AIR-CONDITIONING IMPROVES PATIENT RECOVERY IN ARMIDALE HOSPITAL

AIR-CONDITIONING IMPROVES PATIENT RECOVERY IN ARMIDALE HOSPITAL

Adam Marshall MP Member for Northern Tablelands inspecting the new air conditioning works at the Armidale Hospital with Acting General Manager Cathryn Jones (centre) and Acting Director Nursing Megan Hay.

Wednesday, 29 January 2020

PATIENTS who undergo surgery at Armidale Hospital during summer will soon have a more comfortable recovery with the announcement today by Northern Tablelands MP Adam Marshall two of the old hospital’s wards were now fully air-conditioned.

Mr Marshall said over the Christmas break work was undertaken to air condition the currently the old surgical ward and maternity ward.

“In the past it has worried me to hear reports of patients being returned to the surgical ward with little to no cooling during the hottest time of the year,” Mr Marshall said.

“Last year hospital staff contacted me with concerns the lack of cooling was causing stifling conditions on the ward which was inhibiting the ability of patients to recover post-surgery and discomfort for new families in the maturity section.

“Staff reported temperatures last summer reached 35 degrees in the surgical ward, with the only way of reducing the temperature being to open the emergency exit door and use two large fans to circulate the air.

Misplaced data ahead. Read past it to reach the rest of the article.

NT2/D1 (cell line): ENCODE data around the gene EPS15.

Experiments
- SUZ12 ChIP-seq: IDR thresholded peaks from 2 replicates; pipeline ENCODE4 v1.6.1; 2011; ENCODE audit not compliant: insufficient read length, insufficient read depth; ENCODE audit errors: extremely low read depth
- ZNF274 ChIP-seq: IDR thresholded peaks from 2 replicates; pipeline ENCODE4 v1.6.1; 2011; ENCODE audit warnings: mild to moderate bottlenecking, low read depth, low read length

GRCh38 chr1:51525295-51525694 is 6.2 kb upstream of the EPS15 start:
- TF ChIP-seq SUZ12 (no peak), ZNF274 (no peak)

“I wrote to Hunter New England Local Health District CEO Michael Di Rienzo expressing the community’s frustration, requesting action be taken as soon as possible to air condition the wards.

“The last thing somebody needs after going through surgery is to find themselves in a sweltering room and unable to rest, which is why I’m pleased action has been taken.”

Mr Marshall said cooling on the ward would also improve conditions for Armidale Hospital’s hard working medical staff.

“One of the purposes of the $60 million upgrade and refurbishment of the Armidale Hospital was to bring the facility up to modern medical standards,” he said.

“For many years the lack of air conditioning in the old hospital has meant doctors, nurses and wards man have had to undertake their strenuous roles in uncomfortable conditions which staff have said greatly impacted their ability to work.

“I hope now this new addition to the hospital improves the experience for both staff and patients.”

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